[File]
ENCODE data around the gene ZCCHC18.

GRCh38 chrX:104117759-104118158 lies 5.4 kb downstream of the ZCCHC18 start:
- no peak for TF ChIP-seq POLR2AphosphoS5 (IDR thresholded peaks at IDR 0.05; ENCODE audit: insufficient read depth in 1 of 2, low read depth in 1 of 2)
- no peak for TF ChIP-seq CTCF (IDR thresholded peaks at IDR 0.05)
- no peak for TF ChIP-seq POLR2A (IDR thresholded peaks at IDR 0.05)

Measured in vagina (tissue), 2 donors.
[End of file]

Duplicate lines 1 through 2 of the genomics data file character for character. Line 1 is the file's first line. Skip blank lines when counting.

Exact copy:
ENCODE data around the gene ZCCHC18.

GRCh38 chrX:104117759-104118158 lies 5.4 kb downstream of the ZCCHC18 start: